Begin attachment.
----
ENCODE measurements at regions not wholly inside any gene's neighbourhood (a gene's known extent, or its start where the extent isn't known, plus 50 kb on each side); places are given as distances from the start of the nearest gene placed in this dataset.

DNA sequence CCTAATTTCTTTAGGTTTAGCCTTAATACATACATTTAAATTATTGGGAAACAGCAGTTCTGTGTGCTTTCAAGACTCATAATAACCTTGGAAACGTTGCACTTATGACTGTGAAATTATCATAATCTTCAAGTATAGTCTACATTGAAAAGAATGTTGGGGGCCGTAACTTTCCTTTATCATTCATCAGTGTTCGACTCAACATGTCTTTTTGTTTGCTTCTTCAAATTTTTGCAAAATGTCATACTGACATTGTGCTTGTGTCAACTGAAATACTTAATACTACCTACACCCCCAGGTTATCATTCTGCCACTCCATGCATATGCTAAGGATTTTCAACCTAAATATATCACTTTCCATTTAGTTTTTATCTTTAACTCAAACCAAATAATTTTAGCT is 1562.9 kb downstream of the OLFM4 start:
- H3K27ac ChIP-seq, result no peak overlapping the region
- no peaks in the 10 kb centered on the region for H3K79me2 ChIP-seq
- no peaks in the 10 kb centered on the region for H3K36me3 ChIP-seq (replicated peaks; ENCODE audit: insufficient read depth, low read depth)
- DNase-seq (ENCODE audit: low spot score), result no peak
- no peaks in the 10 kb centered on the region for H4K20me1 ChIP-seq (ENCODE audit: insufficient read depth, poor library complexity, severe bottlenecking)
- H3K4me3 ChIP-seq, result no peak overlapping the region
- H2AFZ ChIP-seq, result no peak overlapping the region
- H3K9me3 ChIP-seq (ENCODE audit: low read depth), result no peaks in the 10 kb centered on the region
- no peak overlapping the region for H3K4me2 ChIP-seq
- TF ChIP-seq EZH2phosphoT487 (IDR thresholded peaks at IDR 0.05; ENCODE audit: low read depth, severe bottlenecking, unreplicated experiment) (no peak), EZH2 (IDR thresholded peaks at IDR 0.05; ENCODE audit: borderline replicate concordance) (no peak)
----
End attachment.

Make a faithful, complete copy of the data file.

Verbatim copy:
ENCODE measurements at regions not wholly inside any gene's neighbourhood (a gene's known extent, or its start where the extent isn't known, plus 50 kb on each side); places are given as distances from the start of the nearest gene placed in this dataset.

DNA sequence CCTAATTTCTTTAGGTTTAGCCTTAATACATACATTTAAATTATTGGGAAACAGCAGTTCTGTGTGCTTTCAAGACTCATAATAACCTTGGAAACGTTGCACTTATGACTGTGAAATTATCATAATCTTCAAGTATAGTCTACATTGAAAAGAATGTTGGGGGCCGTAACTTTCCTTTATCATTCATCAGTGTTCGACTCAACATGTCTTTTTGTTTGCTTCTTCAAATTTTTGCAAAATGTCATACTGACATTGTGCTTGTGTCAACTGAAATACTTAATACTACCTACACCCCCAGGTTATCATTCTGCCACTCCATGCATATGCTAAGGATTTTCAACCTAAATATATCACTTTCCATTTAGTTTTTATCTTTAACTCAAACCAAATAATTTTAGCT is 1562.9 kb downstream of the OLFM4 start:
- H3K27ac ChIP-seq, result no peak overlapping the region
- no peaks in the 10 kb centered on the region for H3K79me2 ChIP-seq
- no peaks in the 10 kb centered on the region for H3K36me3 ChIP-seq (replicated peaks; ENCODE audit: insufficient read depth, low read depth)
- DNase-seq (ENCODE audit: low spot score), result no peak
- no peaks in the 10 kb centered on the region for H4K20me1 ChIP-seq (ENCODE audit: insufficient read depth, poor library complexity, severe bottlenecking)
- H3K4me3 ChIP-seq, result no peak overlapping the region
- H2AFZ ChIP-seq, result no peak overlapping the region
- H3K9me3 ChIP-seq (ENCODE audit: low read depth), result no peaks in the 10 kb centered on the region
- no peak overlapping the region for H3K4me2 ChIP-seq
- TF ChIP-seq EZH2phosphoT487 (IDR thresholded peaks at IDR 0.05; ENCODE audit: low read depth, severe bottlenecking, unreplicated experiment) (no peak), EZH2 (IDR thresholded peaks at IDR 0.05; ENCODE audit: borderline replicate concordance) (no peak)